… awaits word from company on draft contractThe Malaysian-owned Barama Company Limited will likely be granted approval to continue its operations in Guyana when its 25-year Investment Development Agreement comes to an end in October.Natural Resources Minister Raphael Trotman (left) toured the Barama Company Limited facility earlier this yearNatural Resources Minister Raphael Trotman, on Tuesday confirmed to Guyana Times that Government will be moving ahead with the renewal of the agreement.He said Government already dispatched a draft agreement to the logging company and is awaiting its comments on the proposal before wrapping up the deal.“The Barama agreement is still being finalised and a draft has been shared with the company for its review and comments,” he stated.He refrained from providing further information on the matter until a definite decision has been taken.“Until we agree, I won’t want to get into specifics, except to say that we are proceeding and getting nearer to a conclusion,” Trotman stated.In a recent statement, the Natural Resources Ministry explained that a Task Force was established to examine the Company’s request for a continuation of its contract.Cabinet had recommended the convening of a Task Force to examine the request given the rapacious activities of some foreign companies operating in the forests of Guyana.The Government had noted too that some negative observations had also been expressed at the operations spearheaded by Barama.The Task Force met on several occasions and visited Barama’s operations at Buckhall, Essequibo, Region Two (Pomeroon-Supenaam).A legal consultant subsequently began reviewing the existing contract, forest concessions and tax incentives, previously enjoyed by the Company, while other members of the team examined critical issues, such as workers’ rights, value added operations and environmental management practices, to name a few.General Manager of Barama Guyana, Mohindra Chand, emphasised the Company’s commitment to continue its operations in Guyana, stating that while it was faced with many challenges, it has no intention to shut down its operations.Barama has invested in excess of US$43 billion in its local operations since its establishment in 1991.Barama’s operations consist of forest management, timber harvesting and manufacturing of various wood-based products, such as plywood, sawn timber and flooring products.It is one of Guyana’s biggest employers, employing approximately 1000 Guyanese.It has been allocated some 1.6 million hectares of the State production forest and has been operating the largest forest concession in Guyana.
Legislators across the country have been struggling to find answers to the issue. Recently, San Francisco became the first major U.S city to ban oil-based plastic bags, requiring shoppers to use paper, biodegradable or canvas bags instead. The Los Angeles County Board of Supervisors also is considering a similar ban, an effort to deal with the 6 billion plastic grocery bags used in the county each year. “Consumers tend to think of plastic bags as being free, but they are really costly for the environment,” said Bryan Early, a policy associate for the environmental group Californians Against Waste. Early, who focuses on plastic waste, said AB 2449, passed in 2006, will go in effect July 1, forcing all major grocery stores to brand their plastic bags with the message, “Please reuse me.” Stores will also be bound to have reusable bags for sale. “The good thing about this legislation is that it’s taking this first step and really bringing to mind the idea of reusing bags,” Early said. “Hopefully, in the climate we are in of environmental awareness people, realize that these little things we can do really add up to make a difference.” Gail Swanlund, a CalArts faculty member and adviser to Jaster on his project, said graphic design artists have really begun to be more aware of their powers to create change. “Graphic design is a really powerful tool,” Swanlund said. “It’s very engaging on a personal level.” A year and a half ago, Jaster decided he wanted to combine his design skills with his desire for social change by placing bright yellow, blue and green “reuse” graphics on paper bags that he handed out at his local Ralphs market. Jaster’s efforts got him recognition in the art world, and got his work displayed in several art galleries. But he said as time went on, he felt he needed to do more. “I began to wonder what I really achieved. I wanted to prevent the project from becoming a one-liner.” This new tote bag project will bring Jaster back to his regular market. Growing up in communist East Germany until the Berlin Wall crumbled when he was 11, Jaster said his upbringing was definitely different than most Americans his age. “I was not deprived, but it was an environment where you made the most of every little thing you had,” Jaster said. Jaster remembers how amazed he was with the wealth in America when he came here as an exchange student at 16. Grocery bags in particular were always interesting to him because back home, both before and after the fall of the Berlin Wall, the sacks were washed and rinsed after every use. In most European countries, taxes on disposable bags are already levied. “That definitely makes people bring their own bag,” Jaster said with a smirk. As he prepped himself days before the bag event, Jaster admitted he was nervous, but said he’d be happy if just a few were moved by his message. “I am not trying to persuade anyone to change the law. I just want to talk to shoppers directly and let them know they have a lot of power to opt out of a crazy, wasteful habit.” firstname.lastname@example.org (661) 257-5254160Want local news?Sign up for the Localist and stay informed Something went wrong. Please try again.subscribeCongratulations! You’re all set! “This is a gesture, a provocation for thought,” Jaster said. “Most conservation efforts go back to the same question, paper or plastic, but they are just confusing the issue with a choice when the real answer is: neither.” His idea is to give a small group of people “sexy bags” that they’ll look forward to using for shopping instead of disposable ones. By taking the bags, the shoppers must agree to use them for at least six months. “This is an ecological intervention that forces people to stop and consider what they are doing to the environment,” Jaster said. Every year, Americans consume more than 100 billion disposable shopping bags – that is 1 million bags a minute. While paper bags traditionally have been looked at as the more eco-friendly option – they are biodegradable and can be recycled, they are made from trees and once used, break down in landfills. Plastic bags are made with petroleum products and end up filling drains, or worse, washing up on ocean shores. VALENCIA – If you see him toiling away by the sewing machine, all this German-born graphic design student asks is that you stop by and chat. His message: Neither paper nor plastic. To celebrate Earth Day, Roman Jaster will be handing out 40 handmade sacks today to shoppers at Ralphs grocery in Valencia’s Granary Square. Jaster, a graphic design student at nearby California Institute of the Arts, said this living art project is his personal crusade against bag waste.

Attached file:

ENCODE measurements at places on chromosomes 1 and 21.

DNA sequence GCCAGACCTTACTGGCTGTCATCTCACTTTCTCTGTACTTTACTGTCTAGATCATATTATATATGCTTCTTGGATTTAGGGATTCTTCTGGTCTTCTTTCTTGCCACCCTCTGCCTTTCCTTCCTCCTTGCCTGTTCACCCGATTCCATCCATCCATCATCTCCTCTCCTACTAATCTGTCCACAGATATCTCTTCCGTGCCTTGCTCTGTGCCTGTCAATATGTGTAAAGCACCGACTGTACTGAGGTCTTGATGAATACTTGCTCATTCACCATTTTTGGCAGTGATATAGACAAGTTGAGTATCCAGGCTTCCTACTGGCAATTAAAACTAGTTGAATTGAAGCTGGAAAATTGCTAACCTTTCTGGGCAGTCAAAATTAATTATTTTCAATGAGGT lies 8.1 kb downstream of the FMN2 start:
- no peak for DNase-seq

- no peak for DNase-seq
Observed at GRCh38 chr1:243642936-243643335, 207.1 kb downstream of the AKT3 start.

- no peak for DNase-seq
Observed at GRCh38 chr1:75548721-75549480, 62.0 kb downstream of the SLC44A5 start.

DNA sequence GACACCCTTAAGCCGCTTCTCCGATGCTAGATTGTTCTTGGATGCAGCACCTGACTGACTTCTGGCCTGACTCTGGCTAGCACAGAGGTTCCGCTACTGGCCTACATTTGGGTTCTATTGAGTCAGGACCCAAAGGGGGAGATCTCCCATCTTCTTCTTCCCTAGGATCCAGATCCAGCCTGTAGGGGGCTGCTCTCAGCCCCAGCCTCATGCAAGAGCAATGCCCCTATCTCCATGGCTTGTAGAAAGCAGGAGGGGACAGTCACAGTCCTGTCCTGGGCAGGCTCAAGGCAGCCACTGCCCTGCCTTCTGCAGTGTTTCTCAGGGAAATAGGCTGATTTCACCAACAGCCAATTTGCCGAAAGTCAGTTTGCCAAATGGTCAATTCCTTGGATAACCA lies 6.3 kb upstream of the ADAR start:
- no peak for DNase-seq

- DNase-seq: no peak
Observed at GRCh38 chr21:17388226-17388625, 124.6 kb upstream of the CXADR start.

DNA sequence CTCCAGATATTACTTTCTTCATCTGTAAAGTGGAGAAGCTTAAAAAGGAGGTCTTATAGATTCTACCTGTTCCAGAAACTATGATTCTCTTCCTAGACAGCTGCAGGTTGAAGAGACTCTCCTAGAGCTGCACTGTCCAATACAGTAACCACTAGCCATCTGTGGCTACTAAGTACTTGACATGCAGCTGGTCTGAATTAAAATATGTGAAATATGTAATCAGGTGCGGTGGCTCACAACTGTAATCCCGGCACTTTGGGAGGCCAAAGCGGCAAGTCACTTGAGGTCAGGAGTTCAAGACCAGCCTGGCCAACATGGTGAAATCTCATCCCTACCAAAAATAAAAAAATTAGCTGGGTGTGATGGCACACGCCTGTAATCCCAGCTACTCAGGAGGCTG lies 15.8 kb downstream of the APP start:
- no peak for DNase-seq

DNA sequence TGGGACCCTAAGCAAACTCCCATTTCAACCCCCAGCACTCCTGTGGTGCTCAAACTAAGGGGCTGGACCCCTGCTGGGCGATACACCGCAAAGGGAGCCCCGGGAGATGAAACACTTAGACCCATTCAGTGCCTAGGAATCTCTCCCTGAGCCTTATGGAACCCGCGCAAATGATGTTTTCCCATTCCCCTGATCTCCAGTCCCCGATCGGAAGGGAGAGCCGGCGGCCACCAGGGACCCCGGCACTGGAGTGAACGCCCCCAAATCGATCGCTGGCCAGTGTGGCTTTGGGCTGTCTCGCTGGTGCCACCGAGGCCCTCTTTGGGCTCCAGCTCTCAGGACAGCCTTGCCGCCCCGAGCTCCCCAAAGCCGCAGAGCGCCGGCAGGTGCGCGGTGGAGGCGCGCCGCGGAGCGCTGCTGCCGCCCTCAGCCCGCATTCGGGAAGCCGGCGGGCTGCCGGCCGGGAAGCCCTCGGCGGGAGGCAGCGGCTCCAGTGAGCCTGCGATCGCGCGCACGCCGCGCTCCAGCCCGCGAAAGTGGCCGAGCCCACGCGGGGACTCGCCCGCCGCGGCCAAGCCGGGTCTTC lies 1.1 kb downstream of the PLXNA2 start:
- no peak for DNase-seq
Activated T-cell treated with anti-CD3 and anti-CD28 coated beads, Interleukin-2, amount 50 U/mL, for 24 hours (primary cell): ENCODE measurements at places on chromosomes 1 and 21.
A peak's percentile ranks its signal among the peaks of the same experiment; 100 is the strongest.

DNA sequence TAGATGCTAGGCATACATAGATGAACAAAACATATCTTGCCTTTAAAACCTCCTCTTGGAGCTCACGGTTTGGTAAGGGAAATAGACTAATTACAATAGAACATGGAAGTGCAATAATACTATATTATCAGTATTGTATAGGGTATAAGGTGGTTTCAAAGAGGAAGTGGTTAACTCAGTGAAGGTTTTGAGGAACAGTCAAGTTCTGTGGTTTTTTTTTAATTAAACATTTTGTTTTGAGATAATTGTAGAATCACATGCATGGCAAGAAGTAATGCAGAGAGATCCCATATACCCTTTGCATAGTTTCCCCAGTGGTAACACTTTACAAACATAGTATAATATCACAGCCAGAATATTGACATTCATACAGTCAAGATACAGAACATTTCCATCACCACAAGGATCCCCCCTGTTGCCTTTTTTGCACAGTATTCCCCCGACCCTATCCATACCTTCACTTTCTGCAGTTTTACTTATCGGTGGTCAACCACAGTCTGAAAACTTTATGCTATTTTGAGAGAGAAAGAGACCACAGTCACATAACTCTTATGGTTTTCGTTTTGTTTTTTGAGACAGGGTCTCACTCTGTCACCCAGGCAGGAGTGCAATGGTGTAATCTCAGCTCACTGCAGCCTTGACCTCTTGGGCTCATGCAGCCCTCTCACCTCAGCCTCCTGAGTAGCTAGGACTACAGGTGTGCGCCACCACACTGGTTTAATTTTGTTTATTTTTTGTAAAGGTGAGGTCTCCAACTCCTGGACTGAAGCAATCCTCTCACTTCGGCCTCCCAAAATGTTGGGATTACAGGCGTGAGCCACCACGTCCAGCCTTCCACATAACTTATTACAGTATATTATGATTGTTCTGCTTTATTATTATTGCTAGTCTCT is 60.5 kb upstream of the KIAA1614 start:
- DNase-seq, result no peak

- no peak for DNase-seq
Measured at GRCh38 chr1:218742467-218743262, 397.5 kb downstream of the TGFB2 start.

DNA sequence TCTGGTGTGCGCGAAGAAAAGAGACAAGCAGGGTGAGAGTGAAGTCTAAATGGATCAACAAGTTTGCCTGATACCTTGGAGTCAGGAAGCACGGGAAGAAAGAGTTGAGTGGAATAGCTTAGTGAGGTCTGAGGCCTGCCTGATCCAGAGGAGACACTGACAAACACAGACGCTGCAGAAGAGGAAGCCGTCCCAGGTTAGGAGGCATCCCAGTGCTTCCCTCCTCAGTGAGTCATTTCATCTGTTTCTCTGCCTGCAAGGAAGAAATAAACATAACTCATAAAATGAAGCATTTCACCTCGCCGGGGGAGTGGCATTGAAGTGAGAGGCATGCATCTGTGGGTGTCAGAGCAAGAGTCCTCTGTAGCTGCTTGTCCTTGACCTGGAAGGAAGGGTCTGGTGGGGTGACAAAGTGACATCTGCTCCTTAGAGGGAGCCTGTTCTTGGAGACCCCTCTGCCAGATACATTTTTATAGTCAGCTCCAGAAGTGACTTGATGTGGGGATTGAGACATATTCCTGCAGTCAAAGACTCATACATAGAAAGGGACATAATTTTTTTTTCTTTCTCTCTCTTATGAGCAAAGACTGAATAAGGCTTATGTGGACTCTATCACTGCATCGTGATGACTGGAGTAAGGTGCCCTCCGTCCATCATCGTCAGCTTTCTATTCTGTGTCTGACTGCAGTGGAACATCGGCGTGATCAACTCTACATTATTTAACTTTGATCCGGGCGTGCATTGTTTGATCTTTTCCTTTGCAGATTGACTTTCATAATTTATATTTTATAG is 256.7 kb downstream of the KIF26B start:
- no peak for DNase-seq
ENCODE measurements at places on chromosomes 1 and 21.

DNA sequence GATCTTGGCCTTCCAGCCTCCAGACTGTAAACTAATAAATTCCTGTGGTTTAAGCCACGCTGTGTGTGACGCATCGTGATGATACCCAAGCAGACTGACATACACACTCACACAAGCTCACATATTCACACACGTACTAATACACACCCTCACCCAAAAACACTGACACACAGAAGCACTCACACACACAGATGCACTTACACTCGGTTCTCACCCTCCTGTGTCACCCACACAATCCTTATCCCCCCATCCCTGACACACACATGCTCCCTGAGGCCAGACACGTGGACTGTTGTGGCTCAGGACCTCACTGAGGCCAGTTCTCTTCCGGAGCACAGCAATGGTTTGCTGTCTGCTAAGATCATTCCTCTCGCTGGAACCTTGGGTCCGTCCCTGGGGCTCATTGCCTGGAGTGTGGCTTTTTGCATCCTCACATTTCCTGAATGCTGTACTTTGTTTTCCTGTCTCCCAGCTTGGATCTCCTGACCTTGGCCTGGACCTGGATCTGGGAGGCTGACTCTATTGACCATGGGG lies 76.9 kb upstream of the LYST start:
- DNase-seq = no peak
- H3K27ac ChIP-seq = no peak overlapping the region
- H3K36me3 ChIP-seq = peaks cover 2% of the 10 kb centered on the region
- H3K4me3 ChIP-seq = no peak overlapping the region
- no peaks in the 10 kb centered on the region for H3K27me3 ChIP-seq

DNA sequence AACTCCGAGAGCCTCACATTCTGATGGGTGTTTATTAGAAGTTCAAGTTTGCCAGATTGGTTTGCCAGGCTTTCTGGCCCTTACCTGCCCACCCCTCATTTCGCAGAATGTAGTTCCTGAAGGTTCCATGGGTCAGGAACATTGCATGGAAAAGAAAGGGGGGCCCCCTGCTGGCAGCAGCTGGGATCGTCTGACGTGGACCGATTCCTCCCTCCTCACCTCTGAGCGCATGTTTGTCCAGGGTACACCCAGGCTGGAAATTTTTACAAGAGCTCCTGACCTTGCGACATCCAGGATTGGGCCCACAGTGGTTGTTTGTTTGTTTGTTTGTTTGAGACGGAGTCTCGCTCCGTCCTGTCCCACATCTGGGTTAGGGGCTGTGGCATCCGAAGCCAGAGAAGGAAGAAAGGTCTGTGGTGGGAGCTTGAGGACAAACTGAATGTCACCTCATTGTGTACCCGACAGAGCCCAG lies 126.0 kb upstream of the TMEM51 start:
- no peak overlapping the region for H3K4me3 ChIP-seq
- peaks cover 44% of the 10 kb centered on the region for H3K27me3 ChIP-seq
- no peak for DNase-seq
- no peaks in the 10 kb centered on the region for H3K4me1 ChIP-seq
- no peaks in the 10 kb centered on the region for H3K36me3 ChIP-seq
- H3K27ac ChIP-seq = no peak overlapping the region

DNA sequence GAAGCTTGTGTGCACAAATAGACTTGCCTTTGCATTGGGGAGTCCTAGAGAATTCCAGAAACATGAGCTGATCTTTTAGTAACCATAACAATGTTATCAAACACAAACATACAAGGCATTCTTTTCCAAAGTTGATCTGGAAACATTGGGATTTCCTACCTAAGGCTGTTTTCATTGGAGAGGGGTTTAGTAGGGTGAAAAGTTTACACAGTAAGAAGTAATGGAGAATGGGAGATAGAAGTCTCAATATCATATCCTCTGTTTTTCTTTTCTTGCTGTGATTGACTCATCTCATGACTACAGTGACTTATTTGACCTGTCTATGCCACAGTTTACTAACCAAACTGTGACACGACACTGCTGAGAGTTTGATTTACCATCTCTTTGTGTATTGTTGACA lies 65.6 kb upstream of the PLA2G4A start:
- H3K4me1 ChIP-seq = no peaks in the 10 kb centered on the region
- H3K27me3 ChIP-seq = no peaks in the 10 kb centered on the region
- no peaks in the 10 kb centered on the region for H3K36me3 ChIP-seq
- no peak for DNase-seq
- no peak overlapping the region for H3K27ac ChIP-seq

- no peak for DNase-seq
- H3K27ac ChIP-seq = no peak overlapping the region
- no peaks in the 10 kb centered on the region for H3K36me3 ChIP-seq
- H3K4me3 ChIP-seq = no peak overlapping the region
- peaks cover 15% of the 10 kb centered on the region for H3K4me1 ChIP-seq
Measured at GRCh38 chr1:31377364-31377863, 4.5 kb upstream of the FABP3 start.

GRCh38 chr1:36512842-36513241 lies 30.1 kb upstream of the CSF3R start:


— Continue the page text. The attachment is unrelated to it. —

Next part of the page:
The Times of India (ToI) newspaper reported a decline of about half in the number of visas granted to Indians heading to work in the Gulf States, reaching 3.7 million in 2017, compared with 7.6 million in 2015.According to a report published in the newspaper, the number of new Indian workers in Kuwait last year was 56,380, compared with 72,384 in 2016 and 66,543 in 2015, which represents a decline of about 15 percent between 2015 and 2017.Read it at Arab Times Related Items